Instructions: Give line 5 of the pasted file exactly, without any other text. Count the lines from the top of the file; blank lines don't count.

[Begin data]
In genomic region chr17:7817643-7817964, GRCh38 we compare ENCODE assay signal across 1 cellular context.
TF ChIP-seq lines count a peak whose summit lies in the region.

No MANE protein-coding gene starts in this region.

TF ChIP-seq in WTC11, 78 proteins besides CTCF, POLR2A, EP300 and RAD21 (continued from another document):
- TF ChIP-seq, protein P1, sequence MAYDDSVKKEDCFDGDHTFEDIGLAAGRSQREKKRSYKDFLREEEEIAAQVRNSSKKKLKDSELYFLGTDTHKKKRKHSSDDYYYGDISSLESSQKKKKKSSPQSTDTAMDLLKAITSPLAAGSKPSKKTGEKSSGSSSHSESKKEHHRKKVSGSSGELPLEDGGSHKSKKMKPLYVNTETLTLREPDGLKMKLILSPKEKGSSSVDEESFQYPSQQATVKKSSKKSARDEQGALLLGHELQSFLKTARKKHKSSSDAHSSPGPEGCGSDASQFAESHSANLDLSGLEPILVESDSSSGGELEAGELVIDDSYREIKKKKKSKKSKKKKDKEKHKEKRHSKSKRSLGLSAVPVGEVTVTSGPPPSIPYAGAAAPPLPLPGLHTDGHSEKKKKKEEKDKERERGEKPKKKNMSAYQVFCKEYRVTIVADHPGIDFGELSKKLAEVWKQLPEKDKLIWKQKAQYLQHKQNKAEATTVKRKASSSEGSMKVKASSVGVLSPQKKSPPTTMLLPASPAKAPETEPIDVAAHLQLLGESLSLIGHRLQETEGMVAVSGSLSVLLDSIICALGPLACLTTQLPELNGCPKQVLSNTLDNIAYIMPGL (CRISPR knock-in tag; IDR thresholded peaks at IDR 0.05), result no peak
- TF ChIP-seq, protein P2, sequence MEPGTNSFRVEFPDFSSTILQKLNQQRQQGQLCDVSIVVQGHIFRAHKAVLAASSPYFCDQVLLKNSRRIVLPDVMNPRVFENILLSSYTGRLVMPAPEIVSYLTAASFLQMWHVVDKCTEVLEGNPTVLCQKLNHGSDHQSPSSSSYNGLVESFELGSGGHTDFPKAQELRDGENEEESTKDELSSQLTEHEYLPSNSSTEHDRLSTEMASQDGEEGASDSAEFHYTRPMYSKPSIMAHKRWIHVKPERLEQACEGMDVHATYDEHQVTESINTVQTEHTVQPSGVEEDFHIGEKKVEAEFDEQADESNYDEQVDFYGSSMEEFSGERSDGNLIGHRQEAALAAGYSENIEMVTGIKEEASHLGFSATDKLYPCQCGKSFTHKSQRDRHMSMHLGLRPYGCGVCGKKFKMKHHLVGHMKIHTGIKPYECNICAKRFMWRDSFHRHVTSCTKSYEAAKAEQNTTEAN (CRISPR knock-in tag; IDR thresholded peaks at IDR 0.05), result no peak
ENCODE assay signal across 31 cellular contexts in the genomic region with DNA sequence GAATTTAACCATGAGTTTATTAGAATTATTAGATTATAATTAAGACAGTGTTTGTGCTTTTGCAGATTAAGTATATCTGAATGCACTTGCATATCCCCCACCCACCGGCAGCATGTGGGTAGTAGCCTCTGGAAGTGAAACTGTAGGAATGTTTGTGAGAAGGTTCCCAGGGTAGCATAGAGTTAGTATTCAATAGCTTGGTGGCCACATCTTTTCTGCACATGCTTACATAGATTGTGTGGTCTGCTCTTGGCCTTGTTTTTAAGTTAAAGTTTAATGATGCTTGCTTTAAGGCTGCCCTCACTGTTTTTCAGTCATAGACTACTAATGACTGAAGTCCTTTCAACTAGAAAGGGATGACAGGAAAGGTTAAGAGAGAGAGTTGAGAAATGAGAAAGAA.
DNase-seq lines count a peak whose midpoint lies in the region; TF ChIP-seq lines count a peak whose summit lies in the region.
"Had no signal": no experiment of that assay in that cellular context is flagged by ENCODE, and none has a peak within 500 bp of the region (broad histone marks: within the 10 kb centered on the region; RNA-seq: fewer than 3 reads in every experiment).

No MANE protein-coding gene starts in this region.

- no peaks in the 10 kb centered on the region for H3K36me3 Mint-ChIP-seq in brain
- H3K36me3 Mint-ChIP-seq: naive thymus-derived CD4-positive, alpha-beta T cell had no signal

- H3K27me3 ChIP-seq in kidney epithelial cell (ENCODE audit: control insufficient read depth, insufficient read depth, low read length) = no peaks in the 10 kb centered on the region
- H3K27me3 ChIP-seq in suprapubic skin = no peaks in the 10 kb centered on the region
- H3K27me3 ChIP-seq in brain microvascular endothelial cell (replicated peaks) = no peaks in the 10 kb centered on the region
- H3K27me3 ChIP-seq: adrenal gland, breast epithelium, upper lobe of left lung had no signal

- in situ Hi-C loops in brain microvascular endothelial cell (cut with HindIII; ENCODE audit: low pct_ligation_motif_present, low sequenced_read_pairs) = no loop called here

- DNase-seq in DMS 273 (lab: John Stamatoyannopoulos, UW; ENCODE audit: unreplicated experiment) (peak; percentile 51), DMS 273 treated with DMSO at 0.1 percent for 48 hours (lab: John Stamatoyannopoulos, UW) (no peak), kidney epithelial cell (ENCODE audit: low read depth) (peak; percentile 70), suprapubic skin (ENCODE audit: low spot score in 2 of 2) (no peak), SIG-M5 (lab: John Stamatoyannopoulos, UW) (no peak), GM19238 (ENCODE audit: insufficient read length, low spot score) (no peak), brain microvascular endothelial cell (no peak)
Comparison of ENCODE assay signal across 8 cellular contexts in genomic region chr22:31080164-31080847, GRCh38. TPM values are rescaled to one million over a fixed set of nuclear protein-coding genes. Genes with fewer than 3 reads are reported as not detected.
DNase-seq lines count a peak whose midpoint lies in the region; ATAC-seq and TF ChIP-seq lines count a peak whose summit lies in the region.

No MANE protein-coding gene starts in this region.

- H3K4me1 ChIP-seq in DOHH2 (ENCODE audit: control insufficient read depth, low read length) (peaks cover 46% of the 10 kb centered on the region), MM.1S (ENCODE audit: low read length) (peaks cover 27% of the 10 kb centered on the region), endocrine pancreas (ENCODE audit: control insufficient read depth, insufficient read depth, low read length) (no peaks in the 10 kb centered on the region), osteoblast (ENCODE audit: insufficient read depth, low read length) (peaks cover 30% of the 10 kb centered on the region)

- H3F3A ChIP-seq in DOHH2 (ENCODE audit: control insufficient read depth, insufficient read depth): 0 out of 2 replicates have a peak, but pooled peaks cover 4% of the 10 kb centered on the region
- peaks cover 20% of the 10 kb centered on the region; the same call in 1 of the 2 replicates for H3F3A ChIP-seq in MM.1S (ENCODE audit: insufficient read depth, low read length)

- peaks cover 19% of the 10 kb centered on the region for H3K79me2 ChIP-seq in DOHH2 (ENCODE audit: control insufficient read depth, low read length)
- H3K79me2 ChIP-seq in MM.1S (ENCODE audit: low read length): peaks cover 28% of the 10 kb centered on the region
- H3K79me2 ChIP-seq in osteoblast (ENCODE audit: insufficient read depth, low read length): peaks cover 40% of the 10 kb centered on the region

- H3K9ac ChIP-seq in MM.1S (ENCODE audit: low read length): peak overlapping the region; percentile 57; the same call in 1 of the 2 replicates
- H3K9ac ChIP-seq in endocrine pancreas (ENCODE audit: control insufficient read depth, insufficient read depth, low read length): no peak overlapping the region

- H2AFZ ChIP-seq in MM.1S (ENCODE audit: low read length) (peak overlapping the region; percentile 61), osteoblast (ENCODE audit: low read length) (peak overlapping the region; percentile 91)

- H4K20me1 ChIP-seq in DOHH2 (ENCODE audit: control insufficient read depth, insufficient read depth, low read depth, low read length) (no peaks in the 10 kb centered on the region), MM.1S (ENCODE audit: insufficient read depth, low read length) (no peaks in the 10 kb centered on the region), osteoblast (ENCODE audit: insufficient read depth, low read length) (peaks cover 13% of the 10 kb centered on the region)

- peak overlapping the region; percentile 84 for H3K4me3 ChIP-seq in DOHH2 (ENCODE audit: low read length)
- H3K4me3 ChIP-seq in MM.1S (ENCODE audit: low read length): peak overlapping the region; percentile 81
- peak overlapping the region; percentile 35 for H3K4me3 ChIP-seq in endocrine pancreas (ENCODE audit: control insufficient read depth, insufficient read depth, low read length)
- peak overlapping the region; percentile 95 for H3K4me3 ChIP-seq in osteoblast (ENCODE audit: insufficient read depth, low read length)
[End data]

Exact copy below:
- TF ChIP-seq, protein P1, sequence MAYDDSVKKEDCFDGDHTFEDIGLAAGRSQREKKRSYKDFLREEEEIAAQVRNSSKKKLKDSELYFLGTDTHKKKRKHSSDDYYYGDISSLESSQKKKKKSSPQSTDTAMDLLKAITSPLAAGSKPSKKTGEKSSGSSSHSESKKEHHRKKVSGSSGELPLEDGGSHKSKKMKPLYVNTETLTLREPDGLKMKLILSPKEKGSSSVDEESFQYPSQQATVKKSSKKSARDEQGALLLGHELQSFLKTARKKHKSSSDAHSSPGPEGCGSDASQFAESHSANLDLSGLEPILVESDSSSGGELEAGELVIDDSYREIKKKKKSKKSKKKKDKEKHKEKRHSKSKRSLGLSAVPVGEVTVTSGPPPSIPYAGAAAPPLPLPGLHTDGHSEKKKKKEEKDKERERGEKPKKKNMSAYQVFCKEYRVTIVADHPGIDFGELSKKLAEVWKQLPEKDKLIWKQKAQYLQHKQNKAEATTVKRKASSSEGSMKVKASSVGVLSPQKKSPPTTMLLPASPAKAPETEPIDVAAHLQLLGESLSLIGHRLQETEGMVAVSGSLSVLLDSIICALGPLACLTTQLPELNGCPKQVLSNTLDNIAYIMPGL (CRISPR knock-in tag; IDR thresholded peaks at IDR 0.05), result no peak